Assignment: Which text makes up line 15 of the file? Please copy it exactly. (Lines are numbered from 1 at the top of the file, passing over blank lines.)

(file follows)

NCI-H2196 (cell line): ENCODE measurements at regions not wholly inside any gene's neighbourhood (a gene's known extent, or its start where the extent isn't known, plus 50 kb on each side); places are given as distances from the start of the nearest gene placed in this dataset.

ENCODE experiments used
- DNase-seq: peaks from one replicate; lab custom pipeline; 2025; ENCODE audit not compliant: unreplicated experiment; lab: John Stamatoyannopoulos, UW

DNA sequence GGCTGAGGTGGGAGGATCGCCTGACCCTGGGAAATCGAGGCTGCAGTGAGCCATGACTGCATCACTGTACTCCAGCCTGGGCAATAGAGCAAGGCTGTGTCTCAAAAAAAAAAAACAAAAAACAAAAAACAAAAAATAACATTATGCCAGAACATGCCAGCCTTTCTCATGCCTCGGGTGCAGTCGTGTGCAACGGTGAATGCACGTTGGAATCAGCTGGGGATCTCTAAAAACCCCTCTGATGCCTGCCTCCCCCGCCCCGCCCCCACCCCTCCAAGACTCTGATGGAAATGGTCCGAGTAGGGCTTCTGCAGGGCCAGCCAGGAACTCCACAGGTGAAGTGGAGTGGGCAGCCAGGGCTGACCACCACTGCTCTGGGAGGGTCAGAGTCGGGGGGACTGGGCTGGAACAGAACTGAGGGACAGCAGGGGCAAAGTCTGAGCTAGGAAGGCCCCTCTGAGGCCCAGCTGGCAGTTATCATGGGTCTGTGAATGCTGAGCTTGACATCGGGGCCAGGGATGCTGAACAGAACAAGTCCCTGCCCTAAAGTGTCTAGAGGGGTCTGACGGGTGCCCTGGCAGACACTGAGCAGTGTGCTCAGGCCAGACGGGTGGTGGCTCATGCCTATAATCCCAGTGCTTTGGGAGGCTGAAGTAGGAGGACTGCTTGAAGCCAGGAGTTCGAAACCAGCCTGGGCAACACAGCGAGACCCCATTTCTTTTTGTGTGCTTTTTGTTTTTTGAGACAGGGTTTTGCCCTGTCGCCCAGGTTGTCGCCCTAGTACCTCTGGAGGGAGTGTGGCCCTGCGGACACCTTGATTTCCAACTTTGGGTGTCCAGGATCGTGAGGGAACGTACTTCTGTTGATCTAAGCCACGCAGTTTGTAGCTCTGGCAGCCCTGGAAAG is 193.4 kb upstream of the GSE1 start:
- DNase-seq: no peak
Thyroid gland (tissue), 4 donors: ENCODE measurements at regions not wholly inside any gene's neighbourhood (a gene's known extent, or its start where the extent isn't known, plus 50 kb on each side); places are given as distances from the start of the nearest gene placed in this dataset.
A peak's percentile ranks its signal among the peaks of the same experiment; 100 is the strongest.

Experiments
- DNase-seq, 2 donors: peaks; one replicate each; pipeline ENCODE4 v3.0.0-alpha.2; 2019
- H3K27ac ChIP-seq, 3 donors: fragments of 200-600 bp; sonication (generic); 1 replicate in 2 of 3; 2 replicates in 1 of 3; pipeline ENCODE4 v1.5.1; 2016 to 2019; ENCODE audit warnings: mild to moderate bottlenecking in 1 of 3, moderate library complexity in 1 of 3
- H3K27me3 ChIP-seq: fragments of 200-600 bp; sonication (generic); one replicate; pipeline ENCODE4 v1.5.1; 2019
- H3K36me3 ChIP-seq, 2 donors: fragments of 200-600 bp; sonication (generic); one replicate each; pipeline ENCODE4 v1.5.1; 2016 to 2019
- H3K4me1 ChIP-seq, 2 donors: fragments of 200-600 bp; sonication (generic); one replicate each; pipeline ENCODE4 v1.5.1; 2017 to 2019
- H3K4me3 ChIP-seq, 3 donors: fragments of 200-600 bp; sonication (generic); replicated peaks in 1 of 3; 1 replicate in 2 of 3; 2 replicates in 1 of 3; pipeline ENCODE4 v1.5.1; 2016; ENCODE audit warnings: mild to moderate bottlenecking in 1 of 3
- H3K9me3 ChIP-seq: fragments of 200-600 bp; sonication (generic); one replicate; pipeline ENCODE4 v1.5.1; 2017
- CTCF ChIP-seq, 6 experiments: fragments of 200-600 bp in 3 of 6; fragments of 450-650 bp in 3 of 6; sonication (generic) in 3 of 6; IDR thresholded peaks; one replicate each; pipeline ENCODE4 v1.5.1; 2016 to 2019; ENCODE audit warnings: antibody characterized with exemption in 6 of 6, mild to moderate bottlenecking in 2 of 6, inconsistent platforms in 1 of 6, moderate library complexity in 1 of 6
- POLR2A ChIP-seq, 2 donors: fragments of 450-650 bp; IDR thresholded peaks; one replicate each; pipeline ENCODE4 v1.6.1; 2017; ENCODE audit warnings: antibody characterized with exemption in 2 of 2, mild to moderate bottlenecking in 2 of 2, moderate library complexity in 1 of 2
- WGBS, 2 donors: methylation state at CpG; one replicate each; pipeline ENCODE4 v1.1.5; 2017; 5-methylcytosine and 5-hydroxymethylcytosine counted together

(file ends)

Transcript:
- H3K9me3 ChIP-seq: fragments of 200-600 bp; sonication (generic); one replicate; pipeline ENCODE4 v1.5.1; 2017